In an era of intense competition for funding, dermatology societies can play a key role in promoting skin disease research, the experts agreed. The Dermatology Foundation targets aspiring investigators early in their career, providing funding that helps bridge the gap between a residency or fellowship and qualification for federal funding. “I think the Dermatology Foundation plays a major role in helping new investigators through a stepping-stone process toward federal funding,” Dr. Hordinsky said. “The roles of all the dermatology organizations will probably have to be more focused and specific as time passes, and [early career support is] where the Derm Foundation has been solid.” In 2012, the Dermatology Foundation awarded $3.2 million in research funding to 70 recipients. NIAMS, also a strong supporter of young investigators, awarded more than $2.5 million in individual and institutional training grants in FY2011.

The Society for Investigative Dermatology does not make awards, but rather acts as a catalyst to facilitate skin disease research in a number of ways, according to executive director Rebecca Minnillo, DM, MPA. In the research funding arena, the SID communicates to members the range of funding opportunities and resources for obtaining funding available to them through the NIH, “and we also seek out volunteers from among our community to serve on the study sections that review the grants.” She noted, however, that some of the patient groups offer grants for their disease. “They also collaborate to pursue common research interests,” she said. “For example, some of the members of the Coalition of Skin Diseases are in the early stages of development for a research project that focuses on itch’ — a significant burden that cuts across many skin (and other) diseases.”

The Academy’s efforts to develop a focused research agenda, which culminated in a dermatology research agenda consensus conference in June, are partly a result of the funding environment, according to Dr. Lim, who chairs the Research Agenda Committee that organized the conference. “The purpose of the conference was, knowing that funding is tight, what can the Academy do to help investigators be more competitive; what are the areas that would be most appropriate and feasible for the AAD to help facilitate their efforts, given that it is not a funding agency?” [pagebreak]

NIH representatives who attended the conference were very supportive of the idea of dermatology undertaking a data collection effort, Dr. Lim said, “because that’s something that the NIH is not going to fund, but once you have it, any investigator who wants to do studies can easily use the data to propose a hypothesis or ask grant questions.” Citing the Academy’s “many needs” for research, Dr. Cooper noted that “once we establish infrastructure, we’ll have a robust mechanism” for determining where research is needed. “We need performance measures, quality and safety measures, and clinical questions for multi-center studies.”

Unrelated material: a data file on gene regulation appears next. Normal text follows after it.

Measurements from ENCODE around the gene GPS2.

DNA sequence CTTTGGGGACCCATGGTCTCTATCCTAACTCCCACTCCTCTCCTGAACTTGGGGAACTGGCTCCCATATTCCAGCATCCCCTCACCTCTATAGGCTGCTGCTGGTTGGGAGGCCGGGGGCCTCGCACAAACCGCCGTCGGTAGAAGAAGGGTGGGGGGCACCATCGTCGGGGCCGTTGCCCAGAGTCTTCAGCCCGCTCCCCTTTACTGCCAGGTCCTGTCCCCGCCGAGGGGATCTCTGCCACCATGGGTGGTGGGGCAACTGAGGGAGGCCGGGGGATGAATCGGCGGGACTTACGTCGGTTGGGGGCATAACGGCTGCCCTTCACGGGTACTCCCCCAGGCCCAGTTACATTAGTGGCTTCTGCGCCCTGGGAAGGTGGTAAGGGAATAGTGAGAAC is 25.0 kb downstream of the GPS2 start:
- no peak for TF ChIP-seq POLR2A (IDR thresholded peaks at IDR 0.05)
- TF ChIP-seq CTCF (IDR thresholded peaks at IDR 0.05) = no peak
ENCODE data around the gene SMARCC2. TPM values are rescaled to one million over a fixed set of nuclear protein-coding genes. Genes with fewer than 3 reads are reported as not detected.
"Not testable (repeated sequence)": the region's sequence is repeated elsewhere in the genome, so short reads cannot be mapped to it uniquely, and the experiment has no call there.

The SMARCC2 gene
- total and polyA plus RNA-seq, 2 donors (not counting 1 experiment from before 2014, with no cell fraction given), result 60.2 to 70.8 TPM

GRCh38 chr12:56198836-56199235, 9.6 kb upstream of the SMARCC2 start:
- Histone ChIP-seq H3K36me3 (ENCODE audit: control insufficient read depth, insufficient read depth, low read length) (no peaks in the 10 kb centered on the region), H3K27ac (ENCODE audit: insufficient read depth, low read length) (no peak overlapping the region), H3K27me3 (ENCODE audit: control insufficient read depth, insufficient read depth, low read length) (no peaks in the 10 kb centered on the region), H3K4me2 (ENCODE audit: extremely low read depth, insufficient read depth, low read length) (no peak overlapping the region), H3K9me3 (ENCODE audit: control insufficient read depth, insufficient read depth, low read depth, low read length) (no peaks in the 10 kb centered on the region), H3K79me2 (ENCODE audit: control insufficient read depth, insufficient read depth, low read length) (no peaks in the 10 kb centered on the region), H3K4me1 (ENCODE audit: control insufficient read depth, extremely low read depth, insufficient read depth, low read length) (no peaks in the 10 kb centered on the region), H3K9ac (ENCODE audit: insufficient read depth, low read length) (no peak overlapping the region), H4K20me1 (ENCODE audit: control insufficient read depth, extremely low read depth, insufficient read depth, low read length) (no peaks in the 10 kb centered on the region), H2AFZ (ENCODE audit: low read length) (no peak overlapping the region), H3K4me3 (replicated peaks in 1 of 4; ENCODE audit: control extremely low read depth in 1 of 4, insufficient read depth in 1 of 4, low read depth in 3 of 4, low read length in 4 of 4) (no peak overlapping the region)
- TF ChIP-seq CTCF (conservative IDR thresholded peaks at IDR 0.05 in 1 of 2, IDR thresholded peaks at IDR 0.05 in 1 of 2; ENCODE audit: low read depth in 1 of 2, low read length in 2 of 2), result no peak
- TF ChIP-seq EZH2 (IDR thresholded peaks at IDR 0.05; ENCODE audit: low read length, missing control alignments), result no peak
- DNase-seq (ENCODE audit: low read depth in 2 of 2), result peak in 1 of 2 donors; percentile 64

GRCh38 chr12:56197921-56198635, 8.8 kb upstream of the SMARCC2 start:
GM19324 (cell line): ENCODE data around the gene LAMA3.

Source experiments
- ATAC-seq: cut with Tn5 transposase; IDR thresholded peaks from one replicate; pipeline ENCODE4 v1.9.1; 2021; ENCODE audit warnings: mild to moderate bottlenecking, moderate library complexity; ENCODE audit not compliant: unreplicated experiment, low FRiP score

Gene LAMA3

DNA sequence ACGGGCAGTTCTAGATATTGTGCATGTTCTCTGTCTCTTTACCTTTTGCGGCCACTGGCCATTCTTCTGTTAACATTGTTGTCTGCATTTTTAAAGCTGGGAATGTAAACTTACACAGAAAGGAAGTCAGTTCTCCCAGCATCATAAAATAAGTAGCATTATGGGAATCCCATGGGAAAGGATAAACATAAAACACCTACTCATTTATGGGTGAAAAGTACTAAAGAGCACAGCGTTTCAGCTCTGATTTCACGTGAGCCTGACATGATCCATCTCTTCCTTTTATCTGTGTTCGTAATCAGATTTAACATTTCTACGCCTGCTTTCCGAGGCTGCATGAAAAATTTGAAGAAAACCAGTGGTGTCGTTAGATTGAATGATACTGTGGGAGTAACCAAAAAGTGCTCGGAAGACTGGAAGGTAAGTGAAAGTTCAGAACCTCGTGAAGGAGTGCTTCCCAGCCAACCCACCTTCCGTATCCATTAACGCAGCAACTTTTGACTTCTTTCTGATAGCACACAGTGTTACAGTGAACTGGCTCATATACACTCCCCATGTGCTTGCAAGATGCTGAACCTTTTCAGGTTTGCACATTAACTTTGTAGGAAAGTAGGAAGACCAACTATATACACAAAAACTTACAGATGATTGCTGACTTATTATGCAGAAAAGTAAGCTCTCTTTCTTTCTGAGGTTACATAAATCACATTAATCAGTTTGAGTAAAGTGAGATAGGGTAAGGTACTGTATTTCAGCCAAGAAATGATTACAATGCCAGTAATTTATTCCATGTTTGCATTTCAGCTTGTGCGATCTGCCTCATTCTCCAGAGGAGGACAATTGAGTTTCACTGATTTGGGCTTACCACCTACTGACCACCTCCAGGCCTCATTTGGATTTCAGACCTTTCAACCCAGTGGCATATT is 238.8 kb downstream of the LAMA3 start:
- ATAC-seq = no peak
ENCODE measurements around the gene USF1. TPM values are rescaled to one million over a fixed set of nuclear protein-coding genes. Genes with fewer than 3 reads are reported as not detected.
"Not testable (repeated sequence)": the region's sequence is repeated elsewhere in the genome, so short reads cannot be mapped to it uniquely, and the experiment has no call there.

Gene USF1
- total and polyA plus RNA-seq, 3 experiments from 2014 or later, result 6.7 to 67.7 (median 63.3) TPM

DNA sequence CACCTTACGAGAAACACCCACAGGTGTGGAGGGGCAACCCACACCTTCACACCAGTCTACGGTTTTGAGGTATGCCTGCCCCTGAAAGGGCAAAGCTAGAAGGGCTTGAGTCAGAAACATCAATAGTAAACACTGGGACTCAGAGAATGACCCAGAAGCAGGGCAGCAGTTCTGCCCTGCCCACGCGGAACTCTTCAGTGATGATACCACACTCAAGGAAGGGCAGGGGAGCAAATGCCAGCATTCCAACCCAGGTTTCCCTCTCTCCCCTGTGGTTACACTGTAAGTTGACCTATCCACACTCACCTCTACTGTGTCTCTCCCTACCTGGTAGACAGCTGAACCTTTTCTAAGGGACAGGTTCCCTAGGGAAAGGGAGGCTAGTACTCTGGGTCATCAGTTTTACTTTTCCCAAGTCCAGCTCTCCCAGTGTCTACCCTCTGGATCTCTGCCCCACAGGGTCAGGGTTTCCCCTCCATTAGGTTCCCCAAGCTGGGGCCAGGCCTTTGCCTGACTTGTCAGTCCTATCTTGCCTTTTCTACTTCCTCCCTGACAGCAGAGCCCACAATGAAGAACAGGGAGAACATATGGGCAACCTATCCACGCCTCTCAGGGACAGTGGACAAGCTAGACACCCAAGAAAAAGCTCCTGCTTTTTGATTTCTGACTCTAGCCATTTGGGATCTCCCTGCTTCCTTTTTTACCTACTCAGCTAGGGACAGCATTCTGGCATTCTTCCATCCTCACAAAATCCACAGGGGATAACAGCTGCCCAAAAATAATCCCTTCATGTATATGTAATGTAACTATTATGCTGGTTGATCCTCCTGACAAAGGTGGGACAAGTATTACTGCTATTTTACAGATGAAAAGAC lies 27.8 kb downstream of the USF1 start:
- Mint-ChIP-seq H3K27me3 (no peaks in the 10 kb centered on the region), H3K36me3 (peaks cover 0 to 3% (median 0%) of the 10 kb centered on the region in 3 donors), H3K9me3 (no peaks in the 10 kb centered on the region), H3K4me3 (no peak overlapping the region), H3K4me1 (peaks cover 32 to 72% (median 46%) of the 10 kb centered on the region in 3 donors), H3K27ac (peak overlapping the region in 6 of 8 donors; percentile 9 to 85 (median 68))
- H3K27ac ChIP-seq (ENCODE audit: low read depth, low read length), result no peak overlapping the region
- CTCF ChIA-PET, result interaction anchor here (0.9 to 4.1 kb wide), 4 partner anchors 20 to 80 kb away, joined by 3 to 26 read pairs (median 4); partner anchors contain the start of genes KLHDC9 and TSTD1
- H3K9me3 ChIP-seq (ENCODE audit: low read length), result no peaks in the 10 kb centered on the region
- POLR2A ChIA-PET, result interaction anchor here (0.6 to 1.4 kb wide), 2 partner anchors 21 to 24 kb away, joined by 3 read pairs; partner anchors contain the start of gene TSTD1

Funding in the future

None of the experts expected the federal funding environment for biomedical research to improve significantly in the near future. It could, however, get a great deal worse if Congress takes no action to avert the looming “fiscal cliff” — broad tax hikes and $1.2 trillion in automatic spending cuts (known as “sequestration”) scheduled to take effect in January. The Federation of American Societies for Experimental Biology has calculated that sequestration would deliver a 9.1 percent reduction in the NIH budget, or $2.8 billion. Further, because much of the NIH internal budget consists of salaries, which would be difficult to reduce quickly, the FASEB estimates that as much as $2.6 billion of the reduction could come from extramural funding of research across the nation. (Lobbying for medical research funding is a key legislative priority for the AADA; it has worked with groups like the One Voice Against Cancer Coalition, the Ad Hoc Group on Medical Research Funding, and others in pursuit of this.)

Regardless of whether sequestration occurs, federal research funding reductions pose “an existential threat to our specialty,” Dr. Gelfand said. “If academic institutions lose research funding, there will be fewer discoveries and fewer people available to teach others to do research. There’s a real need to expand our workforce, and expand our ability to understand diseases and demonstrate the quality of our services — that’s a big issue with health care reform.” [pagebreak]

Dr. Kupper said that sequestration would be “a disaster” for the NIH, but predicted that the unpopularity of the proposed cuts would prevent them. He expressed guarded optimism for the future, predicting that “NIH will come back again because it has strong bipartisan support. Both parties agree that the money is spent well and responsibly; this is an organization that is the envy of the world in terms of scientific excellence and usable scientific results. You can look at every drug on the market today and trace it back to an NIH-funded experiment that shed light on this pathway or that mechanism and allowed that drug to ultimately make it into use. I don’t think we can look at the world through rose-colored glasses, but I think we can try to say to our young investigators that the best research can get funded, and it’s just a question of figuring out how to do that, and riding out some of these storms of low funding.”

Dr. Katz maintained that while sequestration would impose “devastating” cuts, in his 40 years at the NIH, “there’s never been a more opportune time or better research being proposed than there is right now. There are fantastic discoveries being made that have already had a tremendous impact on people with skin diseases. Investment in research is the future of every specialty that we support.”

Federal funding for selected skin diseases (in millions of dollars)

All figures provided by the National Institutes of Health. Does not include psoriasis research funded through the American Recovery and Reinvestment Act in 2009 and 2010.



Federal funding for selected skin diseases (in millions of dollars)